Paul Ceglia, the man charged with faking a contract to back his multibillion-dollar claim to own half of Facebook Inc. now has a $5,000 bounty on his head, according to the U.S. Marshals Service.
Ceglia, who disappeared March 6 with his wife, two kids and the family dog after cutting off an electronic monitoring ankle bracelet, was to go to trial on fraud charges next month in Manhattan federal court. A judge last week ruled that his parents and brother, who guaranteed Ceglia’s $250,000 bond, are on the hook for that amount.
Marshals are offering the award for “information leading to the location and arrest” of Ceglia, they said in a statement Wednesday. Ceglia, 41, may have been in Corning, New York, on the morning of March 6, meeting someone to buy a car, they said, citing information “recently developed.”
Marshals forced their way into Ceglia’s Wellsville, New York, house March 8 after a pretrial services officer was unable to contact him. They found Ceglia’s ankle bracelet hanging from a ceiling-mounted, motorized device a prosecutor said was intended to fool monitors into thinking he was wearing it and moving around the house.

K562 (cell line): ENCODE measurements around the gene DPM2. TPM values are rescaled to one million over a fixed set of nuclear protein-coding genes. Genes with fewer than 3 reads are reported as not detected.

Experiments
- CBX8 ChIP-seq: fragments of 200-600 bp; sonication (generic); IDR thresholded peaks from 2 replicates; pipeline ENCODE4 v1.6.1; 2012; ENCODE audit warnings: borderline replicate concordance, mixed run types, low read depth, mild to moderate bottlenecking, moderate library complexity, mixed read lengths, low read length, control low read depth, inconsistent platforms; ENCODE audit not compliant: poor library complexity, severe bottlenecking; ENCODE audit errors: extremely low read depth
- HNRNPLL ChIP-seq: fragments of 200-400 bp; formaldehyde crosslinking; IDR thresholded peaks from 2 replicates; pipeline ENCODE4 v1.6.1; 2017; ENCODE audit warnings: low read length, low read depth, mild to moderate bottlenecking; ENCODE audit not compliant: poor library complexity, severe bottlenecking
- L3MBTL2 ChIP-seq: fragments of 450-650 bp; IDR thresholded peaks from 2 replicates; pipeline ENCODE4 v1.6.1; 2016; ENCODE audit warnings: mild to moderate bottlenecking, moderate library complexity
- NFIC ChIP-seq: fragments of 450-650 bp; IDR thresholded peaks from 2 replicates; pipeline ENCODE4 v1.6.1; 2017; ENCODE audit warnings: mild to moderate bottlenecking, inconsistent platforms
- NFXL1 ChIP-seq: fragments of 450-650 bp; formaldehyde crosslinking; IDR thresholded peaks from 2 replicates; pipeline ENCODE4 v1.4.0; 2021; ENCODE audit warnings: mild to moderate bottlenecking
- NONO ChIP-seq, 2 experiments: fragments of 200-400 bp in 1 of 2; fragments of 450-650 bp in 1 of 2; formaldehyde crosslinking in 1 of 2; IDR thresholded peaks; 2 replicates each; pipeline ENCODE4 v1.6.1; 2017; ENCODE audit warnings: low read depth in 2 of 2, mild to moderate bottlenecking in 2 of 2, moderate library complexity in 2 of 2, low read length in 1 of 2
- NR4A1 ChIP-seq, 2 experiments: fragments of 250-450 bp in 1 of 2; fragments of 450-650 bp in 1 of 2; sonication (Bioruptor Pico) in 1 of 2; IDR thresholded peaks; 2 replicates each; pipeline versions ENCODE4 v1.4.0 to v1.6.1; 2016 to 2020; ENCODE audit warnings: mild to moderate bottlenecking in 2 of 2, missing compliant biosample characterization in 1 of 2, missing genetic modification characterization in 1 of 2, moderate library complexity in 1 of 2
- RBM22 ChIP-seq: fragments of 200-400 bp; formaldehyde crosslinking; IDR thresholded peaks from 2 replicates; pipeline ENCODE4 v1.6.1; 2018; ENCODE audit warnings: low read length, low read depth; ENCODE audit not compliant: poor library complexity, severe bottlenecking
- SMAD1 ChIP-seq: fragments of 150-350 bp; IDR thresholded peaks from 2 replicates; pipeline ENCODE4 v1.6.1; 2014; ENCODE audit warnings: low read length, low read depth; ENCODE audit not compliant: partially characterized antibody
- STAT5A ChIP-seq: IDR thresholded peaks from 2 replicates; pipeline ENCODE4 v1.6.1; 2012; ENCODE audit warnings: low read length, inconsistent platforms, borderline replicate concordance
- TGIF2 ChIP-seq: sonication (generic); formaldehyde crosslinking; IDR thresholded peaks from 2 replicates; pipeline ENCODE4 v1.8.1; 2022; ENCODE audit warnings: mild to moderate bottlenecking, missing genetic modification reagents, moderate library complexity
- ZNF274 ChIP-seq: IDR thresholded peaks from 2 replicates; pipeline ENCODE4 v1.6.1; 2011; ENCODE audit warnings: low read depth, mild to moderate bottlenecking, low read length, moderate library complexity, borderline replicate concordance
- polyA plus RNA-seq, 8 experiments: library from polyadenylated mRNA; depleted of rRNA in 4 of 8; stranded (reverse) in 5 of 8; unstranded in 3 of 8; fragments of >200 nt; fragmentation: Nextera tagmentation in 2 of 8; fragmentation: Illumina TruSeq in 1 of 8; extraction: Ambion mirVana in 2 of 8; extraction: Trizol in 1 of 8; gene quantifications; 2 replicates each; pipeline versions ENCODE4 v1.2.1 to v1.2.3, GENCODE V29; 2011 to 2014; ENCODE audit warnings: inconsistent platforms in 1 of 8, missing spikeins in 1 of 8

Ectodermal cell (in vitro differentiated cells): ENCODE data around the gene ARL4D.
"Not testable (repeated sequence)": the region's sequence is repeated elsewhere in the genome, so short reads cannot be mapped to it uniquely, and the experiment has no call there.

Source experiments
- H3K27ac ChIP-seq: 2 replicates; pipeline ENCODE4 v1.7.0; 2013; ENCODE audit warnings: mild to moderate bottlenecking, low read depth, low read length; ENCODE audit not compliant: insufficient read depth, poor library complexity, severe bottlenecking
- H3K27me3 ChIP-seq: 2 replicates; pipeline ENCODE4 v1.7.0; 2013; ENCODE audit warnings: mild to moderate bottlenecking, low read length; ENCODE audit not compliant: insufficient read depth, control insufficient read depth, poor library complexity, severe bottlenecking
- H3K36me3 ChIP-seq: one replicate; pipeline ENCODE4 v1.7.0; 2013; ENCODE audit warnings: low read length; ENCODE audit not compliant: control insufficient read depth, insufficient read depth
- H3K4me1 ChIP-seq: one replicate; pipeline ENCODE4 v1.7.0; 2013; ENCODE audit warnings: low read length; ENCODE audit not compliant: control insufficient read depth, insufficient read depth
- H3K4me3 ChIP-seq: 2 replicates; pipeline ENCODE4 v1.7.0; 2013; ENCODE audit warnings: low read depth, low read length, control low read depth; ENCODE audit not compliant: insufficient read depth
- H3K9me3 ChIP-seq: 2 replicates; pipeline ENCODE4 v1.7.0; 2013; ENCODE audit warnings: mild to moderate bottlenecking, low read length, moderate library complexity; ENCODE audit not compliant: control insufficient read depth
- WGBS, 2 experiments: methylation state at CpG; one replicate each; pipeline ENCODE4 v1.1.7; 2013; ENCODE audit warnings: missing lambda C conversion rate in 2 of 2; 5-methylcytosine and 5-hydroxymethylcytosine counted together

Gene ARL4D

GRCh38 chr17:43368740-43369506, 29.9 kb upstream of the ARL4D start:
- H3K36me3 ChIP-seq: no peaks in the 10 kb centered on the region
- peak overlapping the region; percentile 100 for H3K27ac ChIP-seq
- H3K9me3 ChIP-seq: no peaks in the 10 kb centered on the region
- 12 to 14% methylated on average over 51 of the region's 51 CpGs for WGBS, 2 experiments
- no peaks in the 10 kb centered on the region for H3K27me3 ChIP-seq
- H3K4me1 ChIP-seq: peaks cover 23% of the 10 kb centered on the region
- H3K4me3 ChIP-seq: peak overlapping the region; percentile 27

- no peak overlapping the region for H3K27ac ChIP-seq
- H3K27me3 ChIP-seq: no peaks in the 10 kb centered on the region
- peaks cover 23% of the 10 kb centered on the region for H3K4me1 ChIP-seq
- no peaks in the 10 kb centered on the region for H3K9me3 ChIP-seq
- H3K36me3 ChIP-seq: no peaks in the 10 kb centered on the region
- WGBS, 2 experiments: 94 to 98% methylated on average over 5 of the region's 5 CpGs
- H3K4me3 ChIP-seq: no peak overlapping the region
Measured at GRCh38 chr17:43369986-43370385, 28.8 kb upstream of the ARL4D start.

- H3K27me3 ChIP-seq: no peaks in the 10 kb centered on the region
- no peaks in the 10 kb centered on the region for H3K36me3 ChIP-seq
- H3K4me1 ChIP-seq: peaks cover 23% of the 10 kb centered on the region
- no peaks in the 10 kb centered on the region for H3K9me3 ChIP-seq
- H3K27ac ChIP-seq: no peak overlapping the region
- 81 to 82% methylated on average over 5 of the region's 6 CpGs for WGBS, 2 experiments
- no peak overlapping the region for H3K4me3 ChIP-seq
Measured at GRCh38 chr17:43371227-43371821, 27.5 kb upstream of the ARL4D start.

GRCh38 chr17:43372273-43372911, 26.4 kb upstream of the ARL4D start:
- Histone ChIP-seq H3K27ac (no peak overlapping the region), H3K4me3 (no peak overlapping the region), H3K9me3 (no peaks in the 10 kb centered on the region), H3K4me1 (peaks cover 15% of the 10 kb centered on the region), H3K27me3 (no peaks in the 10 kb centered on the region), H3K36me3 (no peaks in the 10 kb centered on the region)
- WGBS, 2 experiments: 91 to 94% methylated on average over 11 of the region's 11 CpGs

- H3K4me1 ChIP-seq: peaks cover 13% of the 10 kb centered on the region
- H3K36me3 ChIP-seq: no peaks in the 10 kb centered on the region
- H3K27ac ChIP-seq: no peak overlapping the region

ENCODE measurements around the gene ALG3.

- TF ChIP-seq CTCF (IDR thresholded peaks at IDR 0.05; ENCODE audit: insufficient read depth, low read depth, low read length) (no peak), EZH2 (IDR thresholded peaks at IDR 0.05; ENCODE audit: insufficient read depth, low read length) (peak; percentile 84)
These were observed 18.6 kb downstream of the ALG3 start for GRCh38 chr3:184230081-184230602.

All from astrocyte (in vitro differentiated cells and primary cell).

Ceglia was to go on trial May 4, with Facebook co-founder Mark Zuckerberg slated to testify against him. Ceglia’s lawyers and family have said they don’t know where he is.
Ceglia sued Facebook and Zuckerberg in 2010, claiming he was entitled to half the company based on a 2003 contract. The world’s biggest social network is now valued at about $229 billion. A federal judge in Buffalo, New York, dismissed Ceglia’s lawsuit last year, calling the contract “a fabrication.”
Facebook and Zuckerberg, the company’s chief executive officer, have said that Ceglia’s claim is fraudulent. Zuckerberg, who in 2003 was a freshman at Harvard University, signed an unrelated contract to do website coding for Ceglia, they said.
The case is U.S. v. Ceglia, 12-cr-00876, U.S. District Court, Southern District of New York (Manhattan).